Build a wall to close off basement from house?
Hi everyone! This is super long, I apologize, I wanted to give enough background info, though. My husband and I will likely be selling our house in two or three years, and we're trying to figure out what would be the best use of our (very limited) house renovation budget.
It's an old house that "officially" was built in 1926 but my husband found out that our town didn't start keeping building records until 1926 so any house older than that was just listed as "built in 1926" (unless of course it was a historically important house). It's a one-story victorian bungalow that has a lot of the original, wonderful features (11' ceilings, huge original 8' windows, wood storm windows, floor to ceiling butler's pantry, it has old vinyl siding but they did a great job keeping most of the original trim, nice landscaping).
We've done a lot of updating-- removed all the wallpaper, repaired the plaster walls, painted with high quality paint, uncovered and refinished the floors, renovated the kitchen (to our taste, likely won't be to most people's), gutted the bathroom (refinished the claw foot tub, added vinyl plank floor since subfloor was too warped to use anything stiff like hardwood which is what we wanted, added some storage, new toilet and sink and ceiling fan that actually vents out the roof), new duel fuel furnace and high efficiency air conditioner, we're removing the fish pond tomorrow (eye sore and electrical fire hazard), updated the electrical, fixed structural damage from termites, and i'm sure other things I'm not thinking of.
The biggest remaining problem with our house is the basement. It's wet, it smells, it makes the house smell. My husband has been working on getting the water away from the house and he's made a big improvement, but we found out a few days ago that the majority of the problem is from a horribly constructed deck that looks like it was built over the basement with NO type of ceiling ***except for some foam board insulation****!! I kid you not, I still can't believe it. The deck apparently is built over an open hole ***which is our basement***. They screwed the foam insulation to the wood supports, and then used that stupid expanding foam to "seal" around the edges. That's where the water pours in down the wall when it rains hard. So angry about that, but anyway. Live and learn.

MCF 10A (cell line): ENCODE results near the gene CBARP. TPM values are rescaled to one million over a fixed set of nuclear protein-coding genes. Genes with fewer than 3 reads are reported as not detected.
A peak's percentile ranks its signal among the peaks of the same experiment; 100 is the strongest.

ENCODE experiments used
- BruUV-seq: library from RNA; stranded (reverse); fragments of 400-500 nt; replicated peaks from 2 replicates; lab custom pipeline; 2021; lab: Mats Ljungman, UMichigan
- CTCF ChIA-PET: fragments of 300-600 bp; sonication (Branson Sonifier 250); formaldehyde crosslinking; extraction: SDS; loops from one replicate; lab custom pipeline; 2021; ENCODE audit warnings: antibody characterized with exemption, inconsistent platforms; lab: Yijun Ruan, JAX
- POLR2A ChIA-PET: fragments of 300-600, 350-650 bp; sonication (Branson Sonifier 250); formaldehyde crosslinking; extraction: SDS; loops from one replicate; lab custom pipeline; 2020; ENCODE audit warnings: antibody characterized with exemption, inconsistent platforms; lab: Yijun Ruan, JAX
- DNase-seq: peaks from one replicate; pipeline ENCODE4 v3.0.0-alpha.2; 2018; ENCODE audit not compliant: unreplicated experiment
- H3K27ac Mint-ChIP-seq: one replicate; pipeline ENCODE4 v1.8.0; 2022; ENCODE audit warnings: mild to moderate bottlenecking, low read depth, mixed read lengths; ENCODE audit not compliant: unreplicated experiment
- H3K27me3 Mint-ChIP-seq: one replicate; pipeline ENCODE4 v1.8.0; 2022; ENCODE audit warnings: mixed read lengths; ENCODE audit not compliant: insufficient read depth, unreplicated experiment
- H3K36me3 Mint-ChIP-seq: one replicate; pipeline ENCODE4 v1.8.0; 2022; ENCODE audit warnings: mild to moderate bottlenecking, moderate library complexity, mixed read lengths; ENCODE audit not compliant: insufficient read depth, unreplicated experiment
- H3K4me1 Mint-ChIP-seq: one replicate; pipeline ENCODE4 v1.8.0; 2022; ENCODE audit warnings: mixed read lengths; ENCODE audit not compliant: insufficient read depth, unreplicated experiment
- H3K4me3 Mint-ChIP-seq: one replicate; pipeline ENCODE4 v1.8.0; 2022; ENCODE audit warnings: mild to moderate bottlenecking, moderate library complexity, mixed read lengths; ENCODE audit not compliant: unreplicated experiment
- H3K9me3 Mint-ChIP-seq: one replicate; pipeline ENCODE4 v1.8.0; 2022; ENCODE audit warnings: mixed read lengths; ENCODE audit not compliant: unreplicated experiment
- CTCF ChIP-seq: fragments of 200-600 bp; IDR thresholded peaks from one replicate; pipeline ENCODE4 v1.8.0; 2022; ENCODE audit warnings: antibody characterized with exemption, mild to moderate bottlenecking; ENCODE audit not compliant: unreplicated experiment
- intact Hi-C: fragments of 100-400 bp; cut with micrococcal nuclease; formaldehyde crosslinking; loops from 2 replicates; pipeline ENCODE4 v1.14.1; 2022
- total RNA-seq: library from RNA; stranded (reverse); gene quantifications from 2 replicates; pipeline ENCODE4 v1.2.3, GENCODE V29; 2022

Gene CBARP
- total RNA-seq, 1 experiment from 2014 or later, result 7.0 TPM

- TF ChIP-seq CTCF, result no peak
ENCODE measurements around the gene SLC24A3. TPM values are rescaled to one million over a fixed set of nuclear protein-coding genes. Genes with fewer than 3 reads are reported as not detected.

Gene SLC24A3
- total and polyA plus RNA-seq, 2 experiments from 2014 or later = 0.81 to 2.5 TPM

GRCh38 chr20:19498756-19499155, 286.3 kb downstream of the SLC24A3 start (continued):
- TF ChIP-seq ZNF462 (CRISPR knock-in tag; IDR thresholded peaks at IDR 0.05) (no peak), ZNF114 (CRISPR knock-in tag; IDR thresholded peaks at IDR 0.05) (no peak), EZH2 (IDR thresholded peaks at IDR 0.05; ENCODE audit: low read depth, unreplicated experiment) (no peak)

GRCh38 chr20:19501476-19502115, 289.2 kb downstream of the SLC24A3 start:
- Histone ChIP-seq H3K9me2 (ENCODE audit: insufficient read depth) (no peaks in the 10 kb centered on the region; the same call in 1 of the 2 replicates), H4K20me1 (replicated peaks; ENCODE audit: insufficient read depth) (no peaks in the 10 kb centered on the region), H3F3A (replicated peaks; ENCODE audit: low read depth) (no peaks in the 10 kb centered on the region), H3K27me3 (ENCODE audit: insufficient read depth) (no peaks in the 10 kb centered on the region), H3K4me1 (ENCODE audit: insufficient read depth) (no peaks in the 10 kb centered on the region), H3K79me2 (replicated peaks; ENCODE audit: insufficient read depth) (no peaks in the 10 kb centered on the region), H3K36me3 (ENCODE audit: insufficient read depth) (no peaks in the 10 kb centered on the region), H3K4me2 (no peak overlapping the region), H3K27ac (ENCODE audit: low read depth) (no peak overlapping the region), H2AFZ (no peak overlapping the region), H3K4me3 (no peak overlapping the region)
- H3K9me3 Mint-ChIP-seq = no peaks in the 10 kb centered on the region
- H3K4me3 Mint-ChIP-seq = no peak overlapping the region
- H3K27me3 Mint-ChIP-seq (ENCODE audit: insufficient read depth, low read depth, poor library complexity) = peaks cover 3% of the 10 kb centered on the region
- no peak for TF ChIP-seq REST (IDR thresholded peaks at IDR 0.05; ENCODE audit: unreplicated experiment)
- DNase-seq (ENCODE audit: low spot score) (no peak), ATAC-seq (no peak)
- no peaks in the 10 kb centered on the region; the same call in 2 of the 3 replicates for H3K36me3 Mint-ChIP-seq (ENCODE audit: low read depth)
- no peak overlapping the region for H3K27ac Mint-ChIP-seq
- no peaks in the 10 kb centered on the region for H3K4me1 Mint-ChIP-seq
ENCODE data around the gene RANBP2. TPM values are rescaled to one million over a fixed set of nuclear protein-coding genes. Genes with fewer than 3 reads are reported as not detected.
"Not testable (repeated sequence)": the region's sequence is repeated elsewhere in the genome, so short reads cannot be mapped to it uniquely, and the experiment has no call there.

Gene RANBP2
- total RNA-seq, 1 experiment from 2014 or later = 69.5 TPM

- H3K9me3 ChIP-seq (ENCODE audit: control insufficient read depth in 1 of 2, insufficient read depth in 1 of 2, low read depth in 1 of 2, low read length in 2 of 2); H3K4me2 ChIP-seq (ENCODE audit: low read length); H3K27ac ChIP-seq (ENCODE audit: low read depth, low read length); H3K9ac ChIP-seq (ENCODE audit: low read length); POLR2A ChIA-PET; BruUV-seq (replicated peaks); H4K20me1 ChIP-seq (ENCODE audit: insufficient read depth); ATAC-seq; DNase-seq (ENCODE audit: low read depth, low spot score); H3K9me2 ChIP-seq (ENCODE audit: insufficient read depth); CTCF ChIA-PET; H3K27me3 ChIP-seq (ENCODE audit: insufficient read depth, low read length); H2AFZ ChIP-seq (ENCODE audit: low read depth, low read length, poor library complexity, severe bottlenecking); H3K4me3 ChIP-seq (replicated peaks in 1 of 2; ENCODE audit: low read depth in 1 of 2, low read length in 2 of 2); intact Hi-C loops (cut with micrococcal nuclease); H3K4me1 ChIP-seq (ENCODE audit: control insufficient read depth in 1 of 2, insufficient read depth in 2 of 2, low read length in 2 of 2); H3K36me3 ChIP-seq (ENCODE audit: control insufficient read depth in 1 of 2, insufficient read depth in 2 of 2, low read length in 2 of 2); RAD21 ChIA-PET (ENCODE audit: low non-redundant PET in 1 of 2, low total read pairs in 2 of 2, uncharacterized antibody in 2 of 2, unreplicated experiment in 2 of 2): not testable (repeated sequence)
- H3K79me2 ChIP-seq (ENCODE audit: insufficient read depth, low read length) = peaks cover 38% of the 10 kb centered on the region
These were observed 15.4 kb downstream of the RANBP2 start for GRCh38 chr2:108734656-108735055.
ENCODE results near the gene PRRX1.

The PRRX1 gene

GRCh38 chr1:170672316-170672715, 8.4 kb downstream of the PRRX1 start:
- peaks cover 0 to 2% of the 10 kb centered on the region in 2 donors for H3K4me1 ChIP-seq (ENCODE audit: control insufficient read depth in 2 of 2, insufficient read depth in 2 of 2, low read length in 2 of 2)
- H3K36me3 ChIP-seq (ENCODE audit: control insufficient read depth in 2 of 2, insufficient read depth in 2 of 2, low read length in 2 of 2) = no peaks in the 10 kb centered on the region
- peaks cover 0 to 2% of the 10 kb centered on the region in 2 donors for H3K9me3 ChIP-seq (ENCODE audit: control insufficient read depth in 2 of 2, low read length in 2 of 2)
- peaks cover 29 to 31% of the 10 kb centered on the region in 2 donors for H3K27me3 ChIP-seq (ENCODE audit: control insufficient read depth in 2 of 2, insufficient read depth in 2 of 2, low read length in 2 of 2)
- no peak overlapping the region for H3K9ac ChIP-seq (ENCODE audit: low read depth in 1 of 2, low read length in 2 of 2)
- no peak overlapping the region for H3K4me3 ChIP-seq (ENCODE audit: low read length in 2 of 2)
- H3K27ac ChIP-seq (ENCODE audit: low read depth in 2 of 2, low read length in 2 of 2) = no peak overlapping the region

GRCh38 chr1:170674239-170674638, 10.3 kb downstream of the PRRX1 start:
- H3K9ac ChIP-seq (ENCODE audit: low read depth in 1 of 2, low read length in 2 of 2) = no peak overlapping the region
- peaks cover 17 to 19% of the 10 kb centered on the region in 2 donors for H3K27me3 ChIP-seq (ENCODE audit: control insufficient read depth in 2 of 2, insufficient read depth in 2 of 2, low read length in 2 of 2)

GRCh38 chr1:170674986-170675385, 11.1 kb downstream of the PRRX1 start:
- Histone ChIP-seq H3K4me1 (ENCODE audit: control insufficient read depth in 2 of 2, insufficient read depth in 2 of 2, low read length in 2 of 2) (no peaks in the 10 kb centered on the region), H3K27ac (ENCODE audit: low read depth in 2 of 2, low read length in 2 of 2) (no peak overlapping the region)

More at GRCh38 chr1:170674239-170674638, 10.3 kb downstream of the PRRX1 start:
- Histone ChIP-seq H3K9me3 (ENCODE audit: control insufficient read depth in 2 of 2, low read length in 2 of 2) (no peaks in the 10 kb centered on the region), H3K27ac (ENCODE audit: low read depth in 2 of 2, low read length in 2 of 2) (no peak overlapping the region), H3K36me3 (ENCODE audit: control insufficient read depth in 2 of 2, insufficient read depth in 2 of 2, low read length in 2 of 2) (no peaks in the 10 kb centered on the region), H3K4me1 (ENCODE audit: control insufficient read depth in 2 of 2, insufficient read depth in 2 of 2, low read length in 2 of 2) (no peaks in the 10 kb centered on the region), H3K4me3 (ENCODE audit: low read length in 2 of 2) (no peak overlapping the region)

Tearing up the deck and replacing it with god knows what is not really an option since we have very little equity in the house and have spent a lot already. So, we're considering having french drains put in to further help move water away from the house. The big thing we're also considering is building a wall to block off the basement from the rest of the house.
Right now the basement stairs come up into our laundry room, which is basically a closed-in, uninsulated (but with a central air/heat vent) porch that looks like it was added in the 70's or so. The old siding (asbestos shingle? covering the original wood siding) is still there, showing it used to be the exterior of the house. There is a door that goes outside (oh yeah, we had to replace the rotting wood door that was there, $800 for a basic steel exterior door thanks very much...). There is no door at the bottom of the stairs, the basement is completely open to the laundry room. There is a door in the laundry room that separates it from the kitchen, but it's just a very thin old wood porch door. Every time I open the door into the laundry room it pulls air up from the basement into our house.
I posted pictures here to help visualize:
What we're thinking of doing is turning that half wall into an actual wall that will completely cut off the laundry room from the basement stairs. That would mean that the only way to get into the basement would be from outside. The kitchen door (that goes to the backyard) is right there, so it's not like it would be a long walk to get there, but I'm wondering if not having interior access to the basement will reduce the value of our house. We don't have interior access to the attic, either (have to climb a ladder and squeeze through a tiny window!).
While we're building the wall we were thinking of having a toilet and small sink installed to turn the laundry room into a half bath. It should be pretty inexpensive since all the plumbing is right there, including the waste line. So that, at least, would add value since we currently only have one bath (and 2 bedrooms). We'd also have the benefit of having a better insulated laundry room that doesn't smell bad.
What do you think? Will it be a bad thing to not have interior access to the basement, even though we'd be adding a half bath at the same time?
Here is a link that might be useful: Pictures of laundry room